Sofia, October 3, 2016/ Independent Balkan News Agency
By Clive Leviev-Sawyer of The Sofia Globe
Bulgaria now knows who will be the largest political party’s candidate in the November 2016 presidential elections, and the nomination of Tsetska Tsacheva has been seized on by rivals as a vulnerable choice.
Bulgarian Prime Minister Boiko Borissov, leader of centre-right party GERB, named Tsacheva – the 58-year-old two-time Speaker of the National Assembly – as his party’s candidate on October 2, just two days ahead of the deadline for registering candidates and some time after most other significant parties had named their nominees.
While a well-known figure because of her place in the presiding officer’s chair in Parliament since 2009, with a break in 2013/14, Tsacheva does not rank especially highly in public opinion polls. One of the most recent gave her an approval rating of about 27 per cent, not a bad figure but below some of GERB’s other possible choices.
Critics have not failed to point out that before the beginning of Bulgaria’s transition to democracy, Tsacheva was a member of the Bulgarian Communist Party, which – while not uncommon among a number of prominent latter-day right-wing politicians – may be used to seek to tarnish her credentials.
Tsacheva, a Sofia University graduate possessed of a sharp legal brain and who has worked in the private sector as an advocate, and who has been fairly even-handed in her role at the head of Parliament, on the other hand is not a particularly charismatic figure nor a particularly engaging orator.
There is the asset of her gender – Borissov, in announcing her candidacy, said that it was “high time to have a mother of the nation” – but GERB’s other possible candidates had the same asset, notably Sofia mayor Yordankda Fandukova, who also rates significantly higher in opinion polls.
Borissov said that his party had not chosen Fandukova so as not to disrupt the running of the capital city. Behind the scenes, talk is that Fandukova had declined to be the party’s candidate, in spite of repeated approaches.
In a television interview on October 3, Tsacheva said that she would treat all her rivals with respect, but if slanders and lies were hurled against her, she would not simply smile.
She said that her ambition was to get out support for her party, even among people who had voted against GERB.
“I’d be worried if there were no comments about me and I am not ashamed of anything in my biography,” Tsacheva said.
This included her membership of the Bulgarian Communist Party, because such were the times, she said. She said that she had not been a senior nomenklatura figure.
Kornelia Ninova, leader of the opposition Bulgarian Socialist Party, said that Tsacheva was the most convenient candidate for the BSP, and that the first time, GERB looked weak.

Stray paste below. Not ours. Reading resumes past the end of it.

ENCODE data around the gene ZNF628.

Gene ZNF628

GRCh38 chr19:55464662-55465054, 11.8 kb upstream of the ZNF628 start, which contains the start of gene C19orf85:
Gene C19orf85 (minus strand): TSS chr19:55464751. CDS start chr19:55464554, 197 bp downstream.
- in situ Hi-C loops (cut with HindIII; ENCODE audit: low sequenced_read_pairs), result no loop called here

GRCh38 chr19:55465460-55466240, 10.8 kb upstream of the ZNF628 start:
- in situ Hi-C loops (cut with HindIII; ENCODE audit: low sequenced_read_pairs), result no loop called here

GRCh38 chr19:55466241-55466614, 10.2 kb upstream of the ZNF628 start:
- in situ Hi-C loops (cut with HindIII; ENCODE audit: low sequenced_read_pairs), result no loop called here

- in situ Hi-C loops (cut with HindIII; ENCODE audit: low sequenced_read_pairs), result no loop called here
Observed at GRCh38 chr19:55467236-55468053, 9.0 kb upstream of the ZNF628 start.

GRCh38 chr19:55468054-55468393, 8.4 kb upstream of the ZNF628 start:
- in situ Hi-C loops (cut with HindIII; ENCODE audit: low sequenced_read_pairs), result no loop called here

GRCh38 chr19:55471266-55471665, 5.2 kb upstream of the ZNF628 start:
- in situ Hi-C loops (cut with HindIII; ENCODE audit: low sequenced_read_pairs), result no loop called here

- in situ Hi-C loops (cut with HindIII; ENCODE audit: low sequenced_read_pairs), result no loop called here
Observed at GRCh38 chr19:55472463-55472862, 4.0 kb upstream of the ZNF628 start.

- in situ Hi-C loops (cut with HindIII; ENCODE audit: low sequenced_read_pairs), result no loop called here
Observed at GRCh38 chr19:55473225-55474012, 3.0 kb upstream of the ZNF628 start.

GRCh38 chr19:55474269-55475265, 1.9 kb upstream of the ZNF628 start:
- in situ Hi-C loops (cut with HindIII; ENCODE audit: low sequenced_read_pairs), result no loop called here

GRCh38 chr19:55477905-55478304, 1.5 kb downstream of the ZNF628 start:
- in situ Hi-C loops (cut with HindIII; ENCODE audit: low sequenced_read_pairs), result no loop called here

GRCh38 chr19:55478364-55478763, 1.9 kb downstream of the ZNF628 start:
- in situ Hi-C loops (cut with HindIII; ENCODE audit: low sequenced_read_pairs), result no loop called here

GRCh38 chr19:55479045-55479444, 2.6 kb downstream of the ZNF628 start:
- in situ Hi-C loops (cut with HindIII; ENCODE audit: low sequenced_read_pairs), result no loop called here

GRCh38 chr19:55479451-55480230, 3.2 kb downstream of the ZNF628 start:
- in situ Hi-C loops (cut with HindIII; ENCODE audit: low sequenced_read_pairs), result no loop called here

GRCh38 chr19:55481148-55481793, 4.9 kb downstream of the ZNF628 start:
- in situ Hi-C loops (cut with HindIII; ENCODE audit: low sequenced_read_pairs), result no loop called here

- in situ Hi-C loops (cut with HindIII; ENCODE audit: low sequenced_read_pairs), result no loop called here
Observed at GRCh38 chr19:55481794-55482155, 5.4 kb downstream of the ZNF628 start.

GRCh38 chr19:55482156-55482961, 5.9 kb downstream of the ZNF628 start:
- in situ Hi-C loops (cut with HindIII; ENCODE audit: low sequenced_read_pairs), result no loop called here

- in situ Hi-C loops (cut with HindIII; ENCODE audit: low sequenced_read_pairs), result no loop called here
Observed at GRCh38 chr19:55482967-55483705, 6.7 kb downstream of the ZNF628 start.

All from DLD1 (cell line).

The Tsacheva nomination was the beginning of the end for GERB, Ninova said.
Roumen Radev, the candidate of an “initiative committee” but in effect the BSP candidate for president, described Tsacheva as a projection of Borissov, “it’s Borissov in a skirt and spectacles,” he said, while adding that GERB’s strength was not in individuals but in the party’s election machine.
Radan Kanev, leader of minority opposition party the Democrats for a Strong Bulgaria, part of the centre-right Reformist Bloc, said that the end of the wait for GERB to announce its presidential and vice-presidential candidates had not changed anything.
Kanev said that in the past 10 years, Tsacheva had not held a clear reformist position.
He said that there were many important issues facing Bulgarian foreign policy – the Belene nuclear power station issue, the future of Bulgaria’s position on the Russian annexation of Crimea – as well as judicial reform, the President’s right of veto, the President’s right to seek constitutional changes.
“On none of these issues have I seen clear, crisp reformist positions from Mrs Tsacheva,” Kanev said.
“Unfortunately, the only thing I’ve seen is her complying with the party line, to the extent we cannot know what her personal opinion is,” he said.
GERB had corrected the “mistake” it had made five years ago when it nominated Rossen Plevneliev, then a minister in Borissov’s Cabinet. Kanev was referring to Plevneliev having taken on an independent political life of his own. Now, Kanev said, GERB had nominated a classic “soldier of the party” – something very inappropriate in presidential elections.
Meanwhile, with official campaigning starting on October 6 – though in effect most of the candidates already have embarked on the campaign trail – the Tsacheva nomination has prompted several parties and coalitions to claim that her vulnerabilities mean that there will be a runoff round.
It is not yet clear how many candidates will be in the race, but at the first round, a figure somewhere between 10 and 20 is likely. One media report said that, if every “initiative committee”, party and coalition was counted, the number could rise as high as 30.
The factor that rivals will have to beat is not only, as Radev claimed, the GERB election machine, but also that one poll – ahead of the announcement of Tsacheva’s name – said that such was the electoral support for GERB, whoever it nominated would win.